We are five weeks from Due Date and we are not doing NCT classes.
Yes, that’s right, we are not doing NCT classes (cue: look of horror flashing across all parents’ faces). We signed up twice. And unsigned ourselves twice.
Why? A few reasons. We’ve not heard glowing reviews about the content of an NCT course – generally, lots of stuff about breathing, which apparently all goes out the window when you’re in labour and is completely redundant if you have a caesarean.
Having said that, everyone who has been on a course agrees you’re basically buying new friends. To be fair, it seems to have worked for them, with almost every mum beaming about what a great network of other parents they’ve found and how they’re still in touch with those people five or ten years later.
It’s not that we aren’t interested in making new friends, but the NCT clique does feel a bit forced. Giving birth around the same time is hardly a common interest.
Being equally panicked and sleepless doesn’t mean we’re going to get on like a house on fire. In fact, equally stressed and tired people telling each other “how we do it” seems exactly the kind of social occasion I want to steer well clear of.
We already have plenty of friends and relatives that we don’t see enough. I’m not sure we could squeeze in any new pals without culling some we’ve known for years.
And those friends are dropping babies like conkers from a horse-chestnut tree in autumn. Five have given birth since Christmas, another is due this week, another a fortnight after our own, and two of my wife’s siblings are expecting. And in a slightly weird turn of events, our next door neighbour is due the same day as us and our downstairs neighbour pops two days later (evidently there was a power cut in the street at some point last summer). There will be no shortage of people to talk to about the value of “real” nappies or the phenomenon of projectile pooing.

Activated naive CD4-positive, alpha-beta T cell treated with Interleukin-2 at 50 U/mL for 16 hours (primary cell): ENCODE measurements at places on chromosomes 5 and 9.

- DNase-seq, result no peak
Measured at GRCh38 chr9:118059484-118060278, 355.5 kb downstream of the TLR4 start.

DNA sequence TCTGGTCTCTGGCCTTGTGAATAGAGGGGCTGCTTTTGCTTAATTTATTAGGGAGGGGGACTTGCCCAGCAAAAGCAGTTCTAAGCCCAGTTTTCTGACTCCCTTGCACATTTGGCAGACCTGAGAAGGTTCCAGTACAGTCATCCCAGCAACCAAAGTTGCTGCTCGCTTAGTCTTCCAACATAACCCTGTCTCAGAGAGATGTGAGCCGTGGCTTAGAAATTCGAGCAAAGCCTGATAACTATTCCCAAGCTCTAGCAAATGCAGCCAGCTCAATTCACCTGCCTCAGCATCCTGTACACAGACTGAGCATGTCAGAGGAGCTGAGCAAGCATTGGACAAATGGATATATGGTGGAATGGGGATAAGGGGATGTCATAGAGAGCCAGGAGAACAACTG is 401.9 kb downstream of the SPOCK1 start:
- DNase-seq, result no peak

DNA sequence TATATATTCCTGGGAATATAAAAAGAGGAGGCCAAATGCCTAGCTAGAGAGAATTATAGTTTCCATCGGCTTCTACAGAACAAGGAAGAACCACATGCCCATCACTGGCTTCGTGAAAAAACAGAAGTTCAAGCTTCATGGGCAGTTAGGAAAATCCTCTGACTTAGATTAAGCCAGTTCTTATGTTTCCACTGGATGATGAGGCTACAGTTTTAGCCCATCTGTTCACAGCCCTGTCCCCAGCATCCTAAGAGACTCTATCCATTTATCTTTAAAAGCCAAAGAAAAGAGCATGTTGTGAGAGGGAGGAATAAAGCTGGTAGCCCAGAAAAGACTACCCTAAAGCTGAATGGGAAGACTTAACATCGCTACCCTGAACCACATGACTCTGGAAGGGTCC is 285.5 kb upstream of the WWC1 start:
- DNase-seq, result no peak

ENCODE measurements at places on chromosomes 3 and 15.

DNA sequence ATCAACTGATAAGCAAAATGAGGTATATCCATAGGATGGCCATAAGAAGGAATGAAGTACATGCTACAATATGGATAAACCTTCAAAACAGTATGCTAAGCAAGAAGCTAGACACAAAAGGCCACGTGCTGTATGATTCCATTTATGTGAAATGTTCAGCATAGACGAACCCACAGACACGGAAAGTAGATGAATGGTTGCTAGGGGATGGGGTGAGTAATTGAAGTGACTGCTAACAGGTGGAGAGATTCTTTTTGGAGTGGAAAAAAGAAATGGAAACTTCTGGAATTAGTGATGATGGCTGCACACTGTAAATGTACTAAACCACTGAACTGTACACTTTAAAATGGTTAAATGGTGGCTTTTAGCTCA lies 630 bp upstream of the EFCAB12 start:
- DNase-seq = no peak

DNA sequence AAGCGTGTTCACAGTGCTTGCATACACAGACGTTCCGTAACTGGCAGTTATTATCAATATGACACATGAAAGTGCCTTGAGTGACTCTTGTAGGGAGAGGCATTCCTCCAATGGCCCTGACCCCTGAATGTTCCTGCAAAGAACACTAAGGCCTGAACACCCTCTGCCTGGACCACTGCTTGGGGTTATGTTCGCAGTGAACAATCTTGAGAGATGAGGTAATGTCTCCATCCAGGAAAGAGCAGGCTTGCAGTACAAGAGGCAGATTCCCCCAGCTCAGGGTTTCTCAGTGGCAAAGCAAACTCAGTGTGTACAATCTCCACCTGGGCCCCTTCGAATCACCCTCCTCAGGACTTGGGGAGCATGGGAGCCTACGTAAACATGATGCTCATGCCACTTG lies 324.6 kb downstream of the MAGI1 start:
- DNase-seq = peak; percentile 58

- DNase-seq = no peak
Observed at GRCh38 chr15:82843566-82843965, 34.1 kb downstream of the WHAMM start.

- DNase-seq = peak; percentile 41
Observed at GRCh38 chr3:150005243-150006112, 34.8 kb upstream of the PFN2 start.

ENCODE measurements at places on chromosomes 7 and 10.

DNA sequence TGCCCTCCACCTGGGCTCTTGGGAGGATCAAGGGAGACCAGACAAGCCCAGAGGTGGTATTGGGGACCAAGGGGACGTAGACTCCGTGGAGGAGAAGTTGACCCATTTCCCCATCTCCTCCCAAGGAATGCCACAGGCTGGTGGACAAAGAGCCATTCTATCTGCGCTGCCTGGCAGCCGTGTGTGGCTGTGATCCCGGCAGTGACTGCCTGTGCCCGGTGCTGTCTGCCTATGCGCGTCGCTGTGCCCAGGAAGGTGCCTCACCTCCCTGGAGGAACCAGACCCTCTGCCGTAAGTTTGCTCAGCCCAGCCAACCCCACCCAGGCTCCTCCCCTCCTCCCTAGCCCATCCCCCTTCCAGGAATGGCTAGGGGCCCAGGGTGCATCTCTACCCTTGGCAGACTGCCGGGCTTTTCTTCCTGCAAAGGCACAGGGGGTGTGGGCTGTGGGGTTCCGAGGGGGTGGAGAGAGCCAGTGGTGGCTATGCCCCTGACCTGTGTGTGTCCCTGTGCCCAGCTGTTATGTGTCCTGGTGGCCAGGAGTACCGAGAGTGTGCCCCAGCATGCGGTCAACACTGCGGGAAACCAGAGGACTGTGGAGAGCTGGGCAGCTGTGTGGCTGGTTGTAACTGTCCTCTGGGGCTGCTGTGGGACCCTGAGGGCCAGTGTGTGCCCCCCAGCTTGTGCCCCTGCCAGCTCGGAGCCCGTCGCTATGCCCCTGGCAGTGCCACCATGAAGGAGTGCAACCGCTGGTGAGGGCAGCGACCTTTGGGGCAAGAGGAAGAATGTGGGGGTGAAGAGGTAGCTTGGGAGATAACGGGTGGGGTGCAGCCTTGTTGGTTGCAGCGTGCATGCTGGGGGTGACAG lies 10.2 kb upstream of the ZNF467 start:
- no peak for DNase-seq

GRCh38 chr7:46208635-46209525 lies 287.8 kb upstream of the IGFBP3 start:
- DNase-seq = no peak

Actually, is there a group we can join for people who have made a definite decision to not have children so we can live our lives vicariously through them, as they tell us about their holidays and wild nights partying and how they don’t know what to do with all this spare money they have?
We are, however, doing NHS antenatal courses, which will tell us exactly the same things as the NCT classes, at the very hospital we’re due to have the baby and ker-ching! for free.
One of the main reasons for not doing NCT classes is that ours came with a not insignificant £259 price tag and, frankly, we needed a new washing machine more than a different social circle.
The cost of these courses is quite an expense to two people who are about to have their world turned upside down. I know a couple in one part of London who were quoted more than £400, which is enough to make your eyes water more than a 12lb newborn. The essentials like a pram, a Moses basket, a cot, a car seat, a changing table will easily see you with a four-figure bill. Simply completing the hospital bag checklist will set you back a bit. If you’re first-time parents, you’re unlikely to have babygrows or breast pads or a TENS machine (whatever that is: maybe they tell you on the NCT course) kicking about the house.
It would be great if midwives gave couples a little more encouragement to support the NHS-branded courses. Then we’d all have a few more quid in our pockets for those post-birth soirees with our new pals.
Rob Jones is an editor working in London. His first baby is due in March.
1 thought on “Fatherhood²: Guest Post – NCT? Of course not.”
We did NCT and found it very useful. As I understand it, it is quite different from the NHS course and there’s quite a lot of info about things you’re entitled to or choices you can make that the NHS don’t like to tell you due to politics, time and budget limitations etc. It’s not without its faults but to discredit the course as just “stuff about breathing” and buying new friends is a little unfair in my opinion. It’s more about a network of support than friends anyway. I’m not sure it’s really right to review something you haven’t experienced.